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Syria

MSF mobile clinic doctor Mohamed Yaqub conducts a consultation with a woman and her child recently displaced by the conflict in northwest Syria.   [© MSF]

Staff in 2019: 939 | Expenditure in 2019: €41.4 million| Year MSF first worked in the country: 2009 | msf.org/syria

Key medical figures

  • 515,100 outpatient consultations
  • 169,100 routine vaccinations
  • 37,200 people admitted to hospital
  • 14,800 births assisted, including 3,670 caesarean sections
  • 13,500 surgical interventions
  • 7,280 individual mental health consultations

In Syria, civilian areas and infrastructure, including medical facilities, came under direct fire again in 2019. Thousands of people were killed or wounded, and many more driven from their homes.

Médecins Sans Frontières (MSF) continued to operate in Syria but our activities were limited by insecurity and access constraints. In areas where access could be negotiated, our teams ran or supported hospitals and health centres and provided healthcare in displacement camps, following independent evaluations to determine medical needs. In areas where no direct presence was possible, we maintained our distance support, comprising donations of medicines, medical equipment and relief items; remote training of medical staff; technical medical advice; and financial assistance to cover facilities’ running costs.

Northwest Syria

In northwest Syria, hundreds of thousands of people were displaced as a consequence of the offensive launched by the Syrian government forces and their allies, notably Russia, in Idlib province, the last opposition stronghold, in April 2019. Most newly displaced people headed for densely populated areas where no clean water or medical care was available. They had few options, as most areas that were considered relatively safe were overcrowded and overstretched in terms of humanitarian assistance.

Schools, hospitals, markets and camps for internally displaced people were also hit and damaged during the offensive. On multiple occasions, most notably in August and from late October, medical teams at MSF-supported hospitals had to deal with mass-casualty influxes, with 10 or more wounded people arriving at once. Some MSF-supported hospitals were damaged by bombing, while others had to reduce or suspend their services, for fear of being hit.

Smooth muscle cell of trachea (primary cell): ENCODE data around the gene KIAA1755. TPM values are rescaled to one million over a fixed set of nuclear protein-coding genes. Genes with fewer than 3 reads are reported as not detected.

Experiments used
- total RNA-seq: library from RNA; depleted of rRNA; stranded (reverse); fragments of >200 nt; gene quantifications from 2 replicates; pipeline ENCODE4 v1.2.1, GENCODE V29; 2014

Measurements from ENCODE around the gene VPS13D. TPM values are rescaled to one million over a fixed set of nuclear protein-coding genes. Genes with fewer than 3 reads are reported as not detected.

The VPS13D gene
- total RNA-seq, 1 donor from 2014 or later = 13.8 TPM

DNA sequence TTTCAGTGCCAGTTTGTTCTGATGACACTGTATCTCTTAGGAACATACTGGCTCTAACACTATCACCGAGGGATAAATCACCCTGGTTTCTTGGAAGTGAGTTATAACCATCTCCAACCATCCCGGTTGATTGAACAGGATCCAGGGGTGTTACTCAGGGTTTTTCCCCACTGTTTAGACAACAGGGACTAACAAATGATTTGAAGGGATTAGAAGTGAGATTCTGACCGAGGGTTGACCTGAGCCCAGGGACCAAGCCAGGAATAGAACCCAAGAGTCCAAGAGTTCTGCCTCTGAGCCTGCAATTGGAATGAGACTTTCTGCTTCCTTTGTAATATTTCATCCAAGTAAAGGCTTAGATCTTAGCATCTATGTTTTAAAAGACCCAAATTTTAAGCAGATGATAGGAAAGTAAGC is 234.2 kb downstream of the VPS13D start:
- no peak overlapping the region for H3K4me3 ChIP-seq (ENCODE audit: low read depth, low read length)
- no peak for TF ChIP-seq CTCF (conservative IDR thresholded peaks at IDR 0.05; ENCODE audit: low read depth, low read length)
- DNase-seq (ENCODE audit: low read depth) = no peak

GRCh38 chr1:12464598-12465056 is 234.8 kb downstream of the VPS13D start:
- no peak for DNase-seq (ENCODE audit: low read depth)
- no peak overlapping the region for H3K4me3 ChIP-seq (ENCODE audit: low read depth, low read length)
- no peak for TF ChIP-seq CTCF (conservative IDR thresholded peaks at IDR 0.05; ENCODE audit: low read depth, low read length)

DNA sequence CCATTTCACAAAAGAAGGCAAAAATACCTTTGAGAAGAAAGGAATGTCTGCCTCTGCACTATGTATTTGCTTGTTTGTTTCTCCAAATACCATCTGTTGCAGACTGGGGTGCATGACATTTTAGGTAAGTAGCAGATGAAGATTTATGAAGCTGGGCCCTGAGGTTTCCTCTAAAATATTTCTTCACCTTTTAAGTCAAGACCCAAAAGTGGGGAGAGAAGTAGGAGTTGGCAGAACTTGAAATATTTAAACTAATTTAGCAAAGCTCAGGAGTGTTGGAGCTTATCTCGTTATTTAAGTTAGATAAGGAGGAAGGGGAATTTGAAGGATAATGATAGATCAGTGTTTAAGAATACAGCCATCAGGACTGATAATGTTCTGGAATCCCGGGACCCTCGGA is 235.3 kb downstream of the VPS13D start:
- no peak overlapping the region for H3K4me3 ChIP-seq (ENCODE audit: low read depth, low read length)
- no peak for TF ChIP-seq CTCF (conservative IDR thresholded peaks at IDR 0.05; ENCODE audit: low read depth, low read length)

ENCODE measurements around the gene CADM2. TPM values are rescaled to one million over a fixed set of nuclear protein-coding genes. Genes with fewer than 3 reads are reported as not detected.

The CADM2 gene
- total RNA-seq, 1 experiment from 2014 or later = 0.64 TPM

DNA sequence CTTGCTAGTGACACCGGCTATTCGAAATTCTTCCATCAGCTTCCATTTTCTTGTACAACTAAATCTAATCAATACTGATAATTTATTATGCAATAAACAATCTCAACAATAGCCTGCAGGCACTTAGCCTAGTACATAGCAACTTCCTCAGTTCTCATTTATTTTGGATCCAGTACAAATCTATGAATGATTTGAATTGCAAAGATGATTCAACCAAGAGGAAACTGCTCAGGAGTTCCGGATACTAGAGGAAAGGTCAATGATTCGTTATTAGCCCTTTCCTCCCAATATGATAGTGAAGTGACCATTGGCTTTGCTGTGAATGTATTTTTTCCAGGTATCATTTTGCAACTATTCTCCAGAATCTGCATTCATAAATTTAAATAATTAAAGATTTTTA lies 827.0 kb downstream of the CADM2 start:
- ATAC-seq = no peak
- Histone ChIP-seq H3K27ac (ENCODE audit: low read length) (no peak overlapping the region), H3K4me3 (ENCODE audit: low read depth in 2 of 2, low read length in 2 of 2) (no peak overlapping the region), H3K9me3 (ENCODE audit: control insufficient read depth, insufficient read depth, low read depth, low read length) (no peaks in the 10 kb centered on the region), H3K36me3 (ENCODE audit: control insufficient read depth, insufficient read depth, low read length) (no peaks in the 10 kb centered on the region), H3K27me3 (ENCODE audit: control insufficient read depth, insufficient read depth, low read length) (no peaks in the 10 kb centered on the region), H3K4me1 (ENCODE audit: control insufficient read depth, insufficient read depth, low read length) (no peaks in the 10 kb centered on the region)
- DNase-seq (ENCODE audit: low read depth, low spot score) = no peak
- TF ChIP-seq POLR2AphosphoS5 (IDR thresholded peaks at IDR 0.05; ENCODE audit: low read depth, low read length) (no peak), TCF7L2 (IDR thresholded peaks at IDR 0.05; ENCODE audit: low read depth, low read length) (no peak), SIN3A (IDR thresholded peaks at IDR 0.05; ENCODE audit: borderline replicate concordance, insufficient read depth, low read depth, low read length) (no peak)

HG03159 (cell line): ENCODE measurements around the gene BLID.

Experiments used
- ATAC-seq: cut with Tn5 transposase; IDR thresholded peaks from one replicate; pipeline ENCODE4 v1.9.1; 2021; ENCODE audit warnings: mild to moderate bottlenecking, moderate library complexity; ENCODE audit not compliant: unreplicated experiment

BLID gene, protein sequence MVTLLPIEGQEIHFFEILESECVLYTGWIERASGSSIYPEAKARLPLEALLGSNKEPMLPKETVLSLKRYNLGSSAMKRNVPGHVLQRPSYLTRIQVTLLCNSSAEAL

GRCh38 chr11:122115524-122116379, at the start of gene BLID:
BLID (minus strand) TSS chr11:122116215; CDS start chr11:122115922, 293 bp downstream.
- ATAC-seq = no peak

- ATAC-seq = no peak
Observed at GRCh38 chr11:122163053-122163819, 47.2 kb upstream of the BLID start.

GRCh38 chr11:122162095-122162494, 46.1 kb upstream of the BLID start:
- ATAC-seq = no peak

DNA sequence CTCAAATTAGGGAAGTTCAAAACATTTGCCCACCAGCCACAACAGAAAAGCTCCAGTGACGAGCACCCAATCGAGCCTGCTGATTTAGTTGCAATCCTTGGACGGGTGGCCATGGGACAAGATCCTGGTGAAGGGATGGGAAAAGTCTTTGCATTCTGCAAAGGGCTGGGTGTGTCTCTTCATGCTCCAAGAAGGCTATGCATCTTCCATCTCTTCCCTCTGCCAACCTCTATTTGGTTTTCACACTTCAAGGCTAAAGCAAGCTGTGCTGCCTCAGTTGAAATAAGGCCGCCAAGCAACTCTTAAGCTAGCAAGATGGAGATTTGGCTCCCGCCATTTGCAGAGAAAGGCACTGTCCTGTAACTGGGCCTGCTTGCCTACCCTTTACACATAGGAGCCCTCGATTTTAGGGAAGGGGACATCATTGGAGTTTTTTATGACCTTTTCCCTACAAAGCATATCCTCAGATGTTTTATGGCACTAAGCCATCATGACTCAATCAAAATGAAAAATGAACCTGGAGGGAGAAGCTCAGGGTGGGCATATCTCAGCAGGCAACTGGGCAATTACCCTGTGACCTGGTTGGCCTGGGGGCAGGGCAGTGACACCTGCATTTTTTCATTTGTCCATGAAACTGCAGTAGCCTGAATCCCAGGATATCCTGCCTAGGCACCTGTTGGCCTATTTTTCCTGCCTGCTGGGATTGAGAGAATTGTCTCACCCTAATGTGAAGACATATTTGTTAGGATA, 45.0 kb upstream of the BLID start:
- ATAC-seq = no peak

We supported basic and specialist healthcare in several hospitals and clinics in Idlib and Aleppo governorates, in areas such as outpatient and inpatient departments, emergency rooms, operating theatres and maternity wards, in coordination with local partners or health centre managers. We also continued our co-management partnerships with three reference hospitals, which entail developing medical strategies and protocols with the hospital directors, supporting all services, donating drugs and other medical supplies, and covering the running costs (including salaries).

In Atmeh, we run a specialised burns unit, offering surgery, skin grafts, dressings, physiotherapy and psychological support. An average of 150 procedures per month were performed in 2019, and severe or complex cases were referred to Turkey by ambulance. We also maintained our support for the key departments in Al-Salama hospital in Azaz, an area hosting a large and increasing displaced population.

In addition, we supported vaccination programmes in health facilities, conducted vaccination campaigns in and around the camps and assisted with lifesaving medication and follow-up for almost 100 patients in Idlib who had received kidney transplants.

In response to the influx of displaced people in Idlib, we increased our activities in the camps, scaling up our distributions of relief items ─ such as hygiene kits and mattresses ─ as well as our improvements to water and sanitation systems and donations of emergency medical material. Following the intensification of the military offensive, we also scaled up the mobile clinics we had been running in displacement settlements, delivering general healthcare, maternal health services and treatment for non-communicable diseases.

Northeast Syria